When growing organic plants, it’s of critical importance that you pay attention to the products that go into the soil and also what’s present near the plants. Gypsum is a common additive in gardening, but how safe is it, and what benefits does it provide to organic gardening?
Gypsum is safe for organic gardening and is used as an effective alternative to chemicals. It can be used in the soil to combat excessive sodium or to help to break up touch and compacted soils. Gypsum is pH neutral and won’t affect soil pH, making it a great alternative to lime.
This article will take a look at whether gypsum is safe for organic gardening, its chemical makeup, and the exact benefits it provides to organic gardeners.
What Is Gypsum?
Gypsum is a naturally occurring mineral often used for construction purposes, most notably, for creating sheetrock. Some lesser-known ways to use gypsum include using it as a fluxing agent, fertilizer, and paper filler. Gypsum is regularly used throughout many industries due to its binding ability, like in toothpaste, paper, and dental molds.
Gypsum is made of calcium sulfate, chemically known as a calcium sulfate dihydrate. Calcium is the primary reason gypsum is used as a gardening supplement, though the sulfur in the mineral somewhat counters this.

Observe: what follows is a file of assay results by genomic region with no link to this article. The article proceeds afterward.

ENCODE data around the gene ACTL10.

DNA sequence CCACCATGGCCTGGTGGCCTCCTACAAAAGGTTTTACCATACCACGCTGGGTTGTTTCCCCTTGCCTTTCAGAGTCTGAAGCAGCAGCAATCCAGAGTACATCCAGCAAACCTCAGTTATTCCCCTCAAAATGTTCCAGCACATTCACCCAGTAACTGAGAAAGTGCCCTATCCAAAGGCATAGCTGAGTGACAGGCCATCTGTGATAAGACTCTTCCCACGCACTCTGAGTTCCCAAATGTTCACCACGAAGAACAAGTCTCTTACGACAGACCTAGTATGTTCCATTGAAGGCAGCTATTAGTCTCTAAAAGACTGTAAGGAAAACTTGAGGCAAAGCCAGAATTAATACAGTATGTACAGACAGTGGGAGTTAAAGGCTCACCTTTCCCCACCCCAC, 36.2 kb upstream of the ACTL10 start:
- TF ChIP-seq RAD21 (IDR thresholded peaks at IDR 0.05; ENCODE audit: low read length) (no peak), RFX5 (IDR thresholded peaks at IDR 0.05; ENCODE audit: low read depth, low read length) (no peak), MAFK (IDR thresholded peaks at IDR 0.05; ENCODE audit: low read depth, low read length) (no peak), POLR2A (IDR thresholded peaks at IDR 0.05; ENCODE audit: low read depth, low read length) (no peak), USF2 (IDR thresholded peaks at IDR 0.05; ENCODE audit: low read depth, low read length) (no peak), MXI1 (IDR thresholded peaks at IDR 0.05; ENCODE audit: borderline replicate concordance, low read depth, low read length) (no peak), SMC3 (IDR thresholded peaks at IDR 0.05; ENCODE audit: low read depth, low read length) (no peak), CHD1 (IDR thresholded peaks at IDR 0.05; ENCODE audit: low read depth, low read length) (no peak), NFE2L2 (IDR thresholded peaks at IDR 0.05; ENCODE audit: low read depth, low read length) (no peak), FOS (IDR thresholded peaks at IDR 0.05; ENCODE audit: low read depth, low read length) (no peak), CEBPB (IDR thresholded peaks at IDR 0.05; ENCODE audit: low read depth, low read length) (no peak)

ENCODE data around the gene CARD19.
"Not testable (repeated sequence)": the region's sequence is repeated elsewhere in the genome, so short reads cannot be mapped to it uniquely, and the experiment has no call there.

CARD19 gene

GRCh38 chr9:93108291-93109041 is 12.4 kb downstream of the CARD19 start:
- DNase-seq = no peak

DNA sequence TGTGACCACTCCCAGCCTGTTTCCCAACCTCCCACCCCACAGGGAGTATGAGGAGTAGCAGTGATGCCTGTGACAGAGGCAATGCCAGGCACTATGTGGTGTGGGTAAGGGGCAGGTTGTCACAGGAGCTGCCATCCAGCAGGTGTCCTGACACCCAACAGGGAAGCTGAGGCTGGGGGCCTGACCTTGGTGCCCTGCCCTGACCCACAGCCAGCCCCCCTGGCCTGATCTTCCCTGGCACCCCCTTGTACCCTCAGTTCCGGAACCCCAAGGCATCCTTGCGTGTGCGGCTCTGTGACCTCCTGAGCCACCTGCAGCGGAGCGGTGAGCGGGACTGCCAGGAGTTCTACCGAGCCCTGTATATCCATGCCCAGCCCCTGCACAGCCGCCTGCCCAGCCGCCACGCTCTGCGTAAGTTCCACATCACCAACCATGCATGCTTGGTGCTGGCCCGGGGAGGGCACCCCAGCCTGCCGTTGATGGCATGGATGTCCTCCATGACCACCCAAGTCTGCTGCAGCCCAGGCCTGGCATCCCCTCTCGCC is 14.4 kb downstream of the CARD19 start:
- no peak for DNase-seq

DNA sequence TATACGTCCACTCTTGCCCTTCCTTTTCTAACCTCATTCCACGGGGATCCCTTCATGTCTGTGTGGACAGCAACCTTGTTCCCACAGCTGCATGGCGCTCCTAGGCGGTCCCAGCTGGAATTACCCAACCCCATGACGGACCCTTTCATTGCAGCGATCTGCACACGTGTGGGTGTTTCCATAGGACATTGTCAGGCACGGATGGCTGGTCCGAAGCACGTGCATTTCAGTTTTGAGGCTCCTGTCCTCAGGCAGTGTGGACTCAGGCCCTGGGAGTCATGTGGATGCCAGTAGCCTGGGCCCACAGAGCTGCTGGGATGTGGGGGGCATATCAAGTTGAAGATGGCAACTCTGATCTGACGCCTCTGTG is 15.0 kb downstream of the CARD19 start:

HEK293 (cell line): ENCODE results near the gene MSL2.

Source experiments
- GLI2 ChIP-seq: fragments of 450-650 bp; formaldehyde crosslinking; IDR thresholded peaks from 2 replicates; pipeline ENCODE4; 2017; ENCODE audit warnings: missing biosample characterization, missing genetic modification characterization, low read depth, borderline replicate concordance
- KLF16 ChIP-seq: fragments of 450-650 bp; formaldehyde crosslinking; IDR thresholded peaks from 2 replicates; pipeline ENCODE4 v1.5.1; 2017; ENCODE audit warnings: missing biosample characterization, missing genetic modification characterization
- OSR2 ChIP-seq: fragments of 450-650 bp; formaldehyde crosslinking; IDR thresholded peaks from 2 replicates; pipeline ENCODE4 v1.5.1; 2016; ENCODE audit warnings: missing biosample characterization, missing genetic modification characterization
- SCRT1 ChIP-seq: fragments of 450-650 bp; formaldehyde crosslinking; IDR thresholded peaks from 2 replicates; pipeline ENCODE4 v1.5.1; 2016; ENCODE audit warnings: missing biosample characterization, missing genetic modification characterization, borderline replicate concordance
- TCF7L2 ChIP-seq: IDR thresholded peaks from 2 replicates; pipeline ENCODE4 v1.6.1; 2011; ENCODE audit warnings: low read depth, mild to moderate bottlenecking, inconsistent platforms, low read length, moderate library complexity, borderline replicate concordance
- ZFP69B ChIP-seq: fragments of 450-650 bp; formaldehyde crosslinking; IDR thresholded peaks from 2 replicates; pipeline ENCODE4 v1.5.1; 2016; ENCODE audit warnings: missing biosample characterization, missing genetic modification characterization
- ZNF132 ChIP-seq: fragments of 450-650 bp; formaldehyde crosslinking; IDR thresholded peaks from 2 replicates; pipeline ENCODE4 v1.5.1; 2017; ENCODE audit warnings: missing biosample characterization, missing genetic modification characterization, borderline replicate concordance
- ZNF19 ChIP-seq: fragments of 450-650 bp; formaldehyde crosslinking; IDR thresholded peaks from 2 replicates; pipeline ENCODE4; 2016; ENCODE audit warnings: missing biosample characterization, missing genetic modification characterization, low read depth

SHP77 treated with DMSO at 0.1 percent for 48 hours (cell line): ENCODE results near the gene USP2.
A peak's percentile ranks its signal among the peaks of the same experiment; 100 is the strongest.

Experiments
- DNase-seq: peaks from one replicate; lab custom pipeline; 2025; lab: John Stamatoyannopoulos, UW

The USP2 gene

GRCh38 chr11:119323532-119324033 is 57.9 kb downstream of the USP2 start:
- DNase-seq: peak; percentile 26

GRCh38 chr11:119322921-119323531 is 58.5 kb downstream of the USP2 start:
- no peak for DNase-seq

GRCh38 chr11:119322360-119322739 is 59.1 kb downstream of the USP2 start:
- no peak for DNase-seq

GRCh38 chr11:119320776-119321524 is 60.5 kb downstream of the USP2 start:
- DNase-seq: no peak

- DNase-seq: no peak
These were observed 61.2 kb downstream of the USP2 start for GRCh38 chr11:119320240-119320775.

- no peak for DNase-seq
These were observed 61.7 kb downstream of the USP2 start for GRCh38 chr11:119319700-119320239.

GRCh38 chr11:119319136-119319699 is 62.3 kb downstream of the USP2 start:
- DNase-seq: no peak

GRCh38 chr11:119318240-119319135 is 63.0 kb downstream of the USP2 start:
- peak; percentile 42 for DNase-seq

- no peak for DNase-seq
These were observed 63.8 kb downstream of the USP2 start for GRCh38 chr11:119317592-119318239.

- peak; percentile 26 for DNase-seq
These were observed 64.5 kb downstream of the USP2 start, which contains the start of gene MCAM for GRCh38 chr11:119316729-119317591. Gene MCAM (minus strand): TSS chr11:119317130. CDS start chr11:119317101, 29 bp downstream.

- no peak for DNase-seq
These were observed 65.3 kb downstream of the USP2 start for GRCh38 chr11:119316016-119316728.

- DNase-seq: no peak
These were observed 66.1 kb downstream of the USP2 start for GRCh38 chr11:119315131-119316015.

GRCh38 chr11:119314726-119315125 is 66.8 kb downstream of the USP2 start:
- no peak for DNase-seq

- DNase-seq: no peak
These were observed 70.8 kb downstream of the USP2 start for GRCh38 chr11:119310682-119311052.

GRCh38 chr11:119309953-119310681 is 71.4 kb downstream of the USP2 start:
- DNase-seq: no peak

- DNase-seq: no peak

How Is Gypsum Used in Organic Gardening?
Gypsum is very versatile and can be used in organic gardening to accomplish several different things with minimal risk of overuse or accidental side effects.
Firstly, gypsum can be added to soil that contains too much sodium to ‘dislodge’ the sodium and make room for other nutrients to move into the area. Too much sodium is disastrous for plants, which need a variety of nutrients to grow properly and thrive. When gypsum dislodges sodium, the sodium goes down from the roots and away from the plant, allowing other nutrients to leech into the root system.
Excessive sodium in the soil can be a problem in many areas for various reasons. Northern areas often have high sodium levels in the soil after the winter from winter salting trucks, and sodium can be used in septic systems, salt breezes from the ocean, and more.
Too much sodium can cause soil to harden, leading gardeners to think that they simply have hard soil. Even if there’s clay lumping up the soil, gypsum will also break it down. Clay lumps break down from the addition of gypsum, improving soil structure and allowing for more efficient drainage. Gravel in the soil can also help soil drainage and keep stagnant water from collecting.